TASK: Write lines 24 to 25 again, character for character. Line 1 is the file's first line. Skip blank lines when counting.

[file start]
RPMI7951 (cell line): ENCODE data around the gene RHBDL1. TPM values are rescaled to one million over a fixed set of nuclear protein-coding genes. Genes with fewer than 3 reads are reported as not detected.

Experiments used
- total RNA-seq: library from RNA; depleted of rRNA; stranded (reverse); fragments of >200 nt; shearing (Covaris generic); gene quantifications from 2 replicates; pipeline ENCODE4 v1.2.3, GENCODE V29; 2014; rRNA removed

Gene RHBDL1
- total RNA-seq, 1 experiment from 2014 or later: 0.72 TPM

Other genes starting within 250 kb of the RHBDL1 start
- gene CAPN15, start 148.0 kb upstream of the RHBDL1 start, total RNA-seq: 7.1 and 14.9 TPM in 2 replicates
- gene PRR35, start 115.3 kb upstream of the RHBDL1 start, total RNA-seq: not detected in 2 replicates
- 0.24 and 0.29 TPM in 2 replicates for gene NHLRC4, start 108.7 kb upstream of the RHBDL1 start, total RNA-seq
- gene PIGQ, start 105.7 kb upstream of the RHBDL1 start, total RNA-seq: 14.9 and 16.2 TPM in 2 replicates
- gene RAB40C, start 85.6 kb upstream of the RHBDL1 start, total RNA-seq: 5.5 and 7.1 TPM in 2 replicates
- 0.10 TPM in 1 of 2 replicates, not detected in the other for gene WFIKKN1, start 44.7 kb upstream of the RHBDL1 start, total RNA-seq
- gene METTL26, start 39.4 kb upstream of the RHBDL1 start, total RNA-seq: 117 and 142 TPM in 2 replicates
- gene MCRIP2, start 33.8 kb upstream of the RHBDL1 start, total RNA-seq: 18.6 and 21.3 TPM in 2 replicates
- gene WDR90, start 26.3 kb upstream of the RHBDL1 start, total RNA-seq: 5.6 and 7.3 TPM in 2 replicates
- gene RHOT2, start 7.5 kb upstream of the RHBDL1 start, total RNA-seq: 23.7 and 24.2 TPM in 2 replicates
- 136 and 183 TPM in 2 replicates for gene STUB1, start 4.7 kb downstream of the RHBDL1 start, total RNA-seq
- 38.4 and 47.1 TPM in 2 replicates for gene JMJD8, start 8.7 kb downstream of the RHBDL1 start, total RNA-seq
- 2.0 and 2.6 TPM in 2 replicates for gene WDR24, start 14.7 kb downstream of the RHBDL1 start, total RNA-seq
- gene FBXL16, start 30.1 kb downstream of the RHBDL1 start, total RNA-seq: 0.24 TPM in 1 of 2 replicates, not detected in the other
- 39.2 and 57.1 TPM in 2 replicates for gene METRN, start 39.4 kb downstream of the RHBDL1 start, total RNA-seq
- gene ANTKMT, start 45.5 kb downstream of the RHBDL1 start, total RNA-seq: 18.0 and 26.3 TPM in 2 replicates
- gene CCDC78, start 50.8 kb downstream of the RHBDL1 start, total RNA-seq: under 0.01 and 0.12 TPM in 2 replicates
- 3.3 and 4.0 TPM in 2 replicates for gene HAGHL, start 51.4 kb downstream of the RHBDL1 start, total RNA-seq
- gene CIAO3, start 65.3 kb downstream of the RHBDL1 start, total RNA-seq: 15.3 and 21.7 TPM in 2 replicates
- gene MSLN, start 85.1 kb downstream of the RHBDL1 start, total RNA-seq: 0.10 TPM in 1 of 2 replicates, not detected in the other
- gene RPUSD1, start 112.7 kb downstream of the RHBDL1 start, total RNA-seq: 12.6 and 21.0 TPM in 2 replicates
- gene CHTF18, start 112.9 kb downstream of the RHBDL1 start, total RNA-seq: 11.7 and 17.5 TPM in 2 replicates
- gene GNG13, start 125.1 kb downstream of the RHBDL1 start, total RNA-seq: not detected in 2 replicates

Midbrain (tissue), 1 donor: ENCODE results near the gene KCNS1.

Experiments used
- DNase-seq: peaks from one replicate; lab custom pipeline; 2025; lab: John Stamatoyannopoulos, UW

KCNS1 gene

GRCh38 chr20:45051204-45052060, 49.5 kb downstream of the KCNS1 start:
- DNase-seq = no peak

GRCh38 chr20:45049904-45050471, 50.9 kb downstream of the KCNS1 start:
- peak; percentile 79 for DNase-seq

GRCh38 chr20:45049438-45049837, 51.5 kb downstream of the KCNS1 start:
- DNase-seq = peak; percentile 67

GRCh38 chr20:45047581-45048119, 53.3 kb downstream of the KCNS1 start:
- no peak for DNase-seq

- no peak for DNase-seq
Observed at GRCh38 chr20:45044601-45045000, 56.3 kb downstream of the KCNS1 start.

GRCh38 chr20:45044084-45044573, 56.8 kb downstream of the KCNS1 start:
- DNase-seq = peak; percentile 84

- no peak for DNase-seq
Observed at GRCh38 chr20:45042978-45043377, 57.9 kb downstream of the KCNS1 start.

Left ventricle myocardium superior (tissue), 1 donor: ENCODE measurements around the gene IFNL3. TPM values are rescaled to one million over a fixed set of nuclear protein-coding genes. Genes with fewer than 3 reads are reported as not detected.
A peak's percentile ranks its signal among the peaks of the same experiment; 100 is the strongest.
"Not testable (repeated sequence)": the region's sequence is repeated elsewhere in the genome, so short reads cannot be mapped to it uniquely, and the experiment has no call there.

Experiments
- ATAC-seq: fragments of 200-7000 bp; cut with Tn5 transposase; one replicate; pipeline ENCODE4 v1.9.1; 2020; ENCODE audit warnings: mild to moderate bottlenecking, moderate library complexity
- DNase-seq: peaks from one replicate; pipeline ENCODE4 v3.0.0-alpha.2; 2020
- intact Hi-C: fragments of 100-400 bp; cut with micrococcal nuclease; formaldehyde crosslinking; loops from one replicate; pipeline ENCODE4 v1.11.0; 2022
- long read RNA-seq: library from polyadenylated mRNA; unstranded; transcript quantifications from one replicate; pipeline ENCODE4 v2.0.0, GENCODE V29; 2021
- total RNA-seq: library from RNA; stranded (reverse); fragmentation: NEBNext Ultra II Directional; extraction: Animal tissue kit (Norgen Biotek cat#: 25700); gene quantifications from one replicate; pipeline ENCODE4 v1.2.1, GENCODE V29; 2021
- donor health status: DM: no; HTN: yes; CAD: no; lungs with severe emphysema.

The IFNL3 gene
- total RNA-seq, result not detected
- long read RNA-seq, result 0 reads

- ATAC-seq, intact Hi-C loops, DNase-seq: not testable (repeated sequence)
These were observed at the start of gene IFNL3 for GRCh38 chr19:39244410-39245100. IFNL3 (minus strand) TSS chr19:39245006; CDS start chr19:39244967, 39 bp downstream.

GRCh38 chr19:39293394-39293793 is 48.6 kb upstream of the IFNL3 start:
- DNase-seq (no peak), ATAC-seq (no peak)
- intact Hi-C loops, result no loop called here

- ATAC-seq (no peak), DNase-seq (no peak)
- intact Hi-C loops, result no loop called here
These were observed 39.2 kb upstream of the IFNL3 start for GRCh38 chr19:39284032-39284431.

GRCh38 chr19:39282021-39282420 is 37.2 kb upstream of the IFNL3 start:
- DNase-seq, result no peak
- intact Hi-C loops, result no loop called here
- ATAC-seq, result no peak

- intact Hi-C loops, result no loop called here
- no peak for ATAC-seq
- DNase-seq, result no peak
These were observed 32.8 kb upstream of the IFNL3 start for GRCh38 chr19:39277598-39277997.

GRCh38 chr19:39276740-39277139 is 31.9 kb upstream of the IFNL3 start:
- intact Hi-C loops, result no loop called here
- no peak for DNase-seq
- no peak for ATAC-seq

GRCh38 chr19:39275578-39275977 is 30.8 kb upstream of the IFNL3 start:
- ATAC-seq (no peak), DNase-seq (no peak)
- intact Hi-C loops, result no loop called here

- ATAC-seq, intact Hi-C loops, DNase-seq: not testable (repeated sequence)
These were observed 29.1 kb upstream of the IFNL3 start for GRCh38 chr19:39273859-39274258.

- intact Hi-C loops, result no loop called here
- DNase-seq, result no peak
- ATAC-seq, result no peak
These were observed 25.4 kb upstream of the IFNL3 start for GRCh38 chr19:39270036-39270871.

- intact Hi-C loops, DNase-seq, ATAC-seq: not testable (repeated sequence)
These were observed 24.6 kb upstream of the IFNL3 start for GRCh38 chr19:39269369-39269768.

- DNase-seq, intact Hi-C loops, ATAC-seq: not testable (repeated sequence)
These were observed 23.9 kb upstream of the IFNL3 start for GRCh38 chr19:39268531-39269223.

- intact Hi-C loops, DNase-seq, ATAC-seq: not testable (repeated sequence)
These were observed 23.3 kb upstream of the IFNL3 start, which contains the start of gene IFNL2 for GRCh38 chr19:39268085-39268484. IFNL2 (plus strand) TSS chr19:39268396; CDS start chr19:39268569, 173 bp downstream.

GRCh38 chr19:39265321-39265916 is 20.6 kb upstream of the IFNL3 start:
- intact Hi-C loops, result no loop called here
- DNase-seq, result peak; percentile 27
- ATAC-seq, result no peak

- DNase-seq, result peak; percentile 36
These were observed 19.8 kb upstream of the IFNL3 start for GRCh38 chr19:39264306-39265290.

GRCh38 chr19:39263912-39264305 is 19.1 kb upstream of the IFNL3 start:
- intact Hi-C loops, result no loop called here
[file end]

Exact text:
- 3.3 and 4.0 TPM in 2 replicates for gene HAGHL, start 51.4 kb downstream of the RHBDL1 start, total RNA-seq
- gene CIAO3, start 65.3 kb downstream of the RHBDL1 start, total RNA-seq: 15.3 and 21.7 TPM in 2 replicates